...Fimian used a quote from this blog in the very first radio ad of his campaign against U.S. Rep. Gerry Connolly (D).So, I guess the question is, why is Keith Fimian attacking his fellow Republican, House Minority Whip Eric Cantor? Looks like Fimian's got a bit of 'splainin' to do.
But when we looked a little closer, we were less amused.
The ad works on a pig theme and accuses Connolly of going after earmarks at a time when the national debt is rising. Pretty standard political stuff.
But then, the radio narrator tells you this: "Gerry Connolly says, quote, 'I want to be there with all four paws and snout in the trough.' "
Connolly did indeed utter that quote during a July conference call with reporters about Republicans and the stimulus package. We put the quote on this blog.
But was he talking about himself? Nope.
He was making a point about Republican Rep. Eric Cantor (R-Va.)...
Kaine also calls out the Republicans for the "phantoms" - "death panels," for instance - they have thrown up over the past year.
UPDATE: Also, here Kaine says - correctly, I'd add - that the Republicans don't want to debate the substance of the bill but instead prefer to use every procedural "trick" in the book to defeat President Obama's agenda. That is, after all, why we call it the "Party of No."
Rep. Dennis Kucinich (D-OH) announced this morning that he will in fact vote for the Senate health care bill. Kucinich's switch was a major pickup for Democrats who are clinging to a razor thin majority on health care reform and have been struggling to find the votes to get it passed.What's interesting about Kucinich's decision is that he, more than almost anyone else, represented opposition to the current health care reform approach from the left. Like many on the left, Kucinich would have preferred a single payer system or at least a robust public option. In the end, however, Kucinich came down on the side of pragmatism and "don't let the perfect be the enemy of the possible." With that, it appears that opposition to health care reform legislation from the left has essentially evaporated, with one notable exception in the blogosphere. Personally, I'm with the pragmatist camp, which I'm amazed to report now includes Dennis Kucinich.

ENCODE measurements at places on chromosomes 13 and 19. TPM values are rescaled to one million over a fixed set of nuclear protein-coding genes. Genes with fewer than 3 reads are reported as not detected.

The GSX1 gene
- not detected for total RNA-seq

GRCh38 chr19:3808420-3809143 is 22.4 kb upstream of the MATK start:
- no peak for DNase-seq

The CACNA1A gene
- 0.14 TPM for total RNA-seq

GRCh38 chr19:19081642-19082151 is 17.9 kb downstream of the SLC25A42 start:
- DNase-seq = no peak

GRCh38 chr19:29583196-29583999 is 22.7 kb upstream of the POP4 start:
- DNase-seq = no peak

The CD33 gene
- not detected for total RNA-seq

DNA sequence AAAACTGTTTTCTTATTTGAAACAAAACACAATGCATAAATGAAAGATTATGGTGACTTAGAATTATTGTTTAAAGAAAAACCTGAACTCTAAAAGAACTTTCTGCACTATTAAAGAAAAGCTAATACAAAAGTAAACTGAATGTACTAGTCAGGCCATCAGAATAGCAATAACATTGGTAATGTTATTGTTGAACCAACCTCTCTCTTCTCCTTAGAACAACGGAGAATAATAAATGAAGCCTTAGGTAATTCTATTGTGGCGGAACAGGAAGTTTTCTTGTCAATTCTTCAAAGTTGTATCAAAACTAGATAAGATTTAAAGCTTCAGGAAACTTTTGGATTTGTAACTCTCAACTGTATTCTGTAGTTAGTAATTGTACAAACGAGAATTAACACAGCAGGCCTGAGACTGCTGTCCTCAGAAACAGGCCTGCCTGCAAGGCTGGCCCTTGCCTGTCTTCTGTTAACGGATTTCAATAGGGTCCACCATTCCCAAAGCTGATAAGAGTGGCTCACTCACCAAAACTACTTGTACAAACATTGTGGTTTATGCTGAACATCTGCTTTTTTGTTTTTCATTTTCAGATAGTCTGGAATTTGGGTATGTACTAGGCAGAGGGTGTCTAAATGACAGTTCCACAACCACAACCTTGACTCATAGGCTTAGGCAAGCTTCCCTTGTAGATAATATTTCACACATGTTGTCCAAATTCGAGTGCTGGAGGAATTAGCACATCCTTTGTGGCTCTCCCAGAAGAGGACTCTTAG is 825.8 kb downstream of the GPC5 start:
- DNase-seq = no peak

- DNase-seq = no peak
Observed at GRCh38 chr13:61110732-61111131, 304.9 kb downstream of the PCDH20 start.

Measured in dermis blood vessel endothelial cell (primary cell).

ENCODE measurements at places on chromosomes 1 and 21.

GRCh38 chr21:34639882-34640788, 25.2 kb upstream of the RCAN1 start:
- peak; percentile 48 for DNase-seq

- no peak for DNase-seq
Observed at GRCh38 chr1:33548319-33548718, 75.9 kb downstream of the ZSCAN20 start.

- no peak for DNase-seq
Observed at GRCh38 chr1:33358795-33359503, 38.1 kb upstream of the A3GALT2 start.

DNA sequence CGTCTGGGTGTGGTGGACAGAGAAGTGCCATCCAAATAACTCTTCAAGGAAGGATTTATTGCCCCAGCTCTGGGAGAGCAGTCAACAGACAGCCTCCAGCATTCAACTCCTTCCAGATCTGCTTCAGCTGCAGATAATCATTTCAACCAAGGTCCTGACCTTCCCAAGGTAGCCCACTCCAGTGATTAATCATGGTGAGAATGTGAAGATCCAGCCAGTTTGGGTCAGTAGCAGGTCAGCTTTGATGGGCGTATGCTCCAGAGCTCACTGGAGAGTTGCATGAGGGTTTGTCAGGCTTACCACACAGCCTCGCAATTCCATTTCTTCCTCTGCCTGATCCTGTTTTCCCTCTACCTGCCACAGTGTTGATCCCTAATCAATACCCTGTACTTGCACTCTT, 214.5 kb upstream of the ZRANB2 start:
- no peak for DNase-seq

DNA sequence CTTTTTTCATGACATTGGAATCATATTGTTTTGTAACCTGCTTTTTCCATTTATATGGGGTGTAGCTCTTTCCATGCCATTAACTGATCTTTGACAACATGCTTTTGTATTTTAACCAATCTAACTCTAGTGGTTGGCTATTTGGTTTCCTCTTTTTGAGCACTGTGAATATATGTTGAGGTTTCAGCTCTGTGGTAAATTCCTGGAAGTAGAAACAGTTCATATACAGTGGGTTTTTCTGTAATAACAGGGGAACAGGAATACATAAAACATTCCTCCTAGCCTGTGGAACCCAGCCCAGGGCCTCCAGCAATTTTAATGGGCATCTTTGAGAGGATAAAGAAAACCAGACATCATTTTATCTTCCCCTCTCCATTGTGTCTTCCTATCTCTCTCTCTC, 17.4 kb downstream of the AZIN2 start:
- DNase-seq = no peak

"This is not the bill I wanted to support, Kucinich said. "However after careful discussions with President Obama, Speaker Pelosi, my wife Elizabeth and friends, I decided to cast a vote in favor of the legislation."
Kucinich originally voted no on the House version of the bill last fall.
P.S. Among Virginia Democrats, it appears that Rick Boucher is undecided, Tom Perriello is undecided, and Glenn Nye is undecided. Jim Moran and Glenn Scott are definite yes votes, and my guess is that so is Gerry Connolly, but we'll see...
UPDATE: See here for every representative's position on health care reform legislation.
Among other things, the article quotes Sen. Lindsey Graham as saying "[Warner]'s an easy guy to work with." It has John Podesta calling Warner "one of the few people that can still have a civil conversation with people across the aisle." It quotes Sen. Bob Corker describing Warner "the best partner anybody could possibly imagine." It refers to a "senior Democratic aide" calling Warner "a promising candidate" for Majority Leader if Harry Reid loses reelection. It says Warner has worked "behind the scenes...to unify junior Democratic senators," that he "has won rave reviews from business leaders," and that "Senate Democratic leaders view Warner as one of the more promising new members of the conference and have given him challenging assignments." And it quotes the head of the Business Roundtable, praising Warner as "one of those few members of the Senate who understands the business side and gets how the business has to operate."